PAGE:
It's good to see Oscar again. I've just been picking up on the gossip in Handsworth, cycling and strolling round our park - full of people from everywhere - picnicking, playing cricket and soccer and handball, running, walking, talking and musing by the ponds on a sunny May afternoon. The place gets its Green Flag inspection (see page 22 in the 2007 report - a PDF file) this week. I've been listening to the apprehensions of the local rangers who maintain the fragile civility that makes the park work. The other day - from two directions - vehicles, K told me, swerved into the park borders and smashed walls and fences; also, about a week ago, "Polish people from 30 to 15 - about fifty men and women - came in the park; smashed the benches in the sunken garden and sprayed graffiti. It's mostly cleared up". As usual there's never an explanation for such bizarre behaviour. I think of anomie (from the Greek, of course - ανόμος without law) - humans from another land, confused there, more so here. It's a bloody nuisance, typical of the work involved running a park in a teaming inner city area. Three Rangers - good men - who know the place like the backs of their hands, constantly alert to incidents like these, help, through their stewardship, to maintain a safe public space enjoyed by thousands.
As I chatted to M he stopped a 14 year old kicking a soccer ball against the shutters of the Sons of Rest Pavilion. "I'll be back" said the boy, resentful, but later we saw him and friends artfully kicking the same ball to and fro on open grass. Two Punjabi men approached M. One had had his nose bloodied in a fracas that had brought the police in earlier. "We're going to have blood" said one. "Can you forget it?' said M "No way" "Can you take your argument out of the park then?" "It makes no difference - in the park or not!" They wandered off - searching. The grounds maintenance teams will be working away to keep the Green Flag in the next few days. We can only hope. It's interesting that one lots of local problem makers - there are always some - come from eastern Europe, from the enlarged EU, though all that I see have been just as keen to relax in the park as the rest of its visitors. This is what parks are about - arenas for negotiating and sustaining community, often assailed, and necessarily fought for by people who treat their job as duty and live their work.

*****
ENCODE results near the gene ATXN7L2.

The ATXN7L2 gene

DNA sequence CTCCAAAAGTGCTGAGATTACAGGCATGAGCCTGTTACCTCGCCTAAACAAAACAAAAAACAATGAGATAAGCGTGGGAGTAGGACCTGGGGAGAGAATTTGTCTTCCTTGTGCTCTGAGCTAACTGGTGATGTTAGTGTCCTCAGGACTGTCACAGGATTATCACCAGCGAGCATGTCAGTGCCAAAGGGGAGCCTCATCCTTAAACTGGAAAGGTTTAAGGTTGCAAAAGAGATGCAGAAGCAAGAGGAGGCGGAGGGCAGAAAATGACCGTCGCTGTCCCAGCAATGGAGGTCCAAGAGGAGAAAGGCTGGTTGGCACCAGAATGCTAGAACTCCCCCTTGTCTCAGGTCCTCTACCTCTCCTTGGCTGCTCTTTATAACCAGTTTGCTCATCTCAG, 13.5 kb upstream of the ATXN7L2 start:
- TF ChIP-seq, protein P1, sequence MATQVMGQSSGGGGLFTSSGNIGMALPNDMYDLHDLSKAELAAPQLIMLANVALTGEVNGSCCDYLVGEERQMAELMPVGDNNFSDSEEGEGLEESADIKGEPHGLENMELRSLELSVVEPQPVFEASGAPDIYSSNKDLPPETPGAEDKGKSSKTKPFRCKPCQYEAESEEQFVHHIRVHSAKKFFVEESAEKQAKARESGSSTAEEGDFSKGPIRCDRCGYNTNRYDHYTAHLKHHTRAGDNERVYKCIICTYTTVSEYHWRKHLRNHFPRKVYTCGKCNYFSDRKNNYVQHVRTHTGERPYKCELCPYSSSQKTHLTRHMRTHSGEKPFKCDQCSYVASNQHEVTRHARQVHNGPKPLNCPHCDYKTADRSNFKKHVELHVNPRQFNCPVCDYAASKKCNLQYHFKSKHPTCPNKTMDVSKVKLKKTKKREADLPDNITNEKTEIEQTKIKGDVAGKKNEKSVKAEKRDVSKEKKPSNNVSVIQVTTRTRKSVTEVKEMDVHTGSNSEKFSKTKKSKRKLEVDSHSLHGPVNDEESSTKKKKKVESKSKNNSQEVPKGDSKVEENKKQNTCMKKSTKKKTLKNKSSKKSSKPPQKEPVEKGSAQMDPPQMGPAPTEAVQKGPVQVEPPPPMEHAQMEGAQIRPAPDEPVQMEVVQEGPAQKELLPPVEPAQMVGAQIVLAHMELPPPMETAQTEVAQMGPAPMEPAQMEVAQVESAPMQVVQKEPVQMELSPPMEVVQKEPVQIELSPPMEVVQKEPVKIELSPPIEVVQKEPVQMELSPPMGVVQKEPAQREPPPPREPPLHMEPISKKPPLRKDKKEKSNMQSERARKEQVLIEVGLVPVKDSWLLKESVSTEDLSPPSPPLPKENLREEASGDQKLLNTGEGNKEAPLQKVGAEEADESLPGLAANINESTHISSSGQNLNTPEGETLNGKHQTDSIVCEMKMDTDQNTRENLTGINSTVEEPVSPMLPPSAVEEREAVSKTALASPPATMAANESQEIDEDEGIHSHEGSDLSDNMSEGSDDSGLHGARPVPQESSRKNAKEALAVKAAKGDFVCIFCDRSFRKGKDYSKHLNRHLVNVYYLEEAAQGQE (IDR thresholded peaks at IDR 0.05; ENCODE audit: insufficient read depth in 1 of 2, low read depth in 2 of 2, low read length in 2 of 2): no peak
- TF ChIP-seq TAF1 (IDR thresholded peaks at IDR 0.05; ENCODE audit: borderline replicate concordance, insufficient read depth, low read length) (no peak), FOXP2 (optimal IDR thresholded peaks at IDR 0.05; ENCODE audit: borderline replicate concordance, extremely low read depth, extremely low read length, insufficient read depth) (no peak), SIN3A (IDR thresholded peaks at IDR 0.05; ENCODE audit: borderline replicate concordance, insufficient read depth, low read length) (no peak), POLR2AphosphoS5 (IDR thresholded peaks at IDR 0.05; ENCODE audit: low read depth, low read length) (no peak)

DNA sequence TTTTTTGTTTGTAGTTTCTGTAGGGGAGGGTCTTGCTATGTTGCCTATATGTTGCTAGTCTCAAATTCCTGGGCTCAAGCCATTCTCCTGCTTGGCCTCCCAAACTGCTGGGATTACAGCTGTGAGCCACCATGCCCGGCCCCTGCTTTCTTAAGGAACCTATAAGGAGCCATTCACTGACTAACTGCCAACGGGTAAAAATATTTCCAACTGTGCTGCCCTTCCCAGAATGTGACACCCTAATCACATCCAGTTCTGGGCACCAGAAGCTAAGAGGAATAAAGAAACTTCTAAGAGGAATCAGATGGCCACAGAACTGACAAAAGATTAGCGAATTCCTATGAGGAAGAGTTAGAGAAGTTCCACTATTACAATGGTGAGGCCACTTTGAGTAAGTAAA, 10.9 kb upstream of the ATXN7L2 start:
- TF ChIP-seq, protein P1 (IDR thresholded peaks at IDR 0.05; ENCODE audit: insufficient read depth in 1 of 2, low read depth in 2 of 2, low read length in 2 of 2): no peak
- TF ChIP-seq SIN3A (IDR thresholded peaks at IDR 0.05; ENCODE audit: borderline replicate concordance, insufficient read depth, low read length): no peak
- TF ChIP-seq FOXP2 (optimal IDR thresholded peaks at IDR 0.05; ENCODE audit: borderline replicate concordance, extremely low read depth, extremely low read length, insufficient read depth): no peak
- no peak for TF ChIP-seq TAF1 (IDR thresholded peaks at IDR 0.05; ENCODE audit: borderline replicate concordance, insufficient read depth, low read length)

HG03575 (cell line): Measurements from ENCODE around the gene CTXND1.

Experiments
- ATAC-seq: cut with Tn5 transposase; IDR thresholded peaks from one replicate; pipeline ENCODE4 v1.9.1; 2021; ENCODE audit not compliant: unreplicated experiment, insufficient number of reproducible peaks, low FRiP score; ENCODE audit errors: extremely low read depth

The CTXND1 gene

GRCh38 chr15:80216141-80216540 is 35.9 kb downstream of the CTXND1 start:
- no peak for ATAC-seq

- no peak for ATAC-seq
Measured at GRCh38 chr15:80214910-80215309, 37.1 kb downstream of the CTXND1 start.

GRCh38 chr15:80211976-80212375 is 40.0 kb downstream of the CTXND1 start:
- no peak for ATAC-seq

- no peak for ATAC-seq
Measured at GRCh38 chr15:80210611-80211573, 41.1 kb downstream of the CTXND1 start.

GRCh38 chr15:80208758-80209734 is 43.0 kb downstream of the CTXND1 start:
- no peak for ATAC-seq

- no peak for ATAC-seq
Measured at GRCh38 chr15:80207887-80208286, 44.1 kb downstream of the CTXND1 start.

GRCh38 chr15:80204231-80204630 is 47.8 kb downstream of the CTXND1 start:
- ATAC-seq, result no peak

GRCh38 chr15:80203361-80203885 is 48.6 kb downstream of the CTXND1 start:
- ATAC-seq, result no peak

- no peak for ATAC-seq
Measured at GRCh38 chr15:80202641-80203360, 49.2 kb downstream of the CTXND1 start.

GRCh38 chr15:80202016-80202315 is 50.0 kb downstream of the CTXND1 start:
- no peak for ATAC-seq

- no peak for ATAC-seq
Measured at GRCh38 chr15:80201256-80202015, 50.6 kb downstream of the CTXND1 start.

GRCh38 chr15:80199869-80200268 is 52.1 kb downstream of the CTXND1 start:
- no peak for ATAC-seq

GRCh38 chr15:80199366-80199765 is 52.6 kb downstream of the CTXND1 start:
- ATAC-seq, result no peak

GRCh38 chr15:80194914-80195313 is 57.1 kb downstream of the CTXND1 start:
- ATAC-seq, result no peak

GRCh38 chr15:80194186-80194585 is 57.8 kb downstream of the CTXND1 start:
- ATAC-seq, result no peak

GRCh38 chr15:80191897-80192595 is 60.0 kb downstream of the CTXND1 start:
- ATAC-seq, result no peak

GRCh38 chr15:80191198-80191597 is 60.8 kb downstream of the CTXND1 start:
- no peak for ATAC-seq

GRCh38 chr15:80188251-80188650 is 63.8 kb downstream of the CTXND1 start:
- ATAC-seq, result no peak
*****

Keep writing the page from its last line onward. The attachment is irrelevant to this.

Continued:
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Picking up tasks for the coming weeks; teaching in East Anglia and on campus and in a few weeks in Australia (see p.8 of the Congress brochure - my first workshop) and Japan. This morning I clicked on the Skype icon Lin had set up for me and 'dialled' John Martin at home, and - blimey - we were seeing and hearing each other clearly. Over 44 minutes - free - we went over plans for my coming visit, as easy as if he were sat across a table - or nearly. I'm late to this way of communicating, given I used the internet first in 1995 with e-mail close behind. This wasn't fiddly. It was as easy as phoning with a handset and - because it was visual - better for our purposes. Our images were fuzzy and there was an occasional sound stumble - but never problematically so.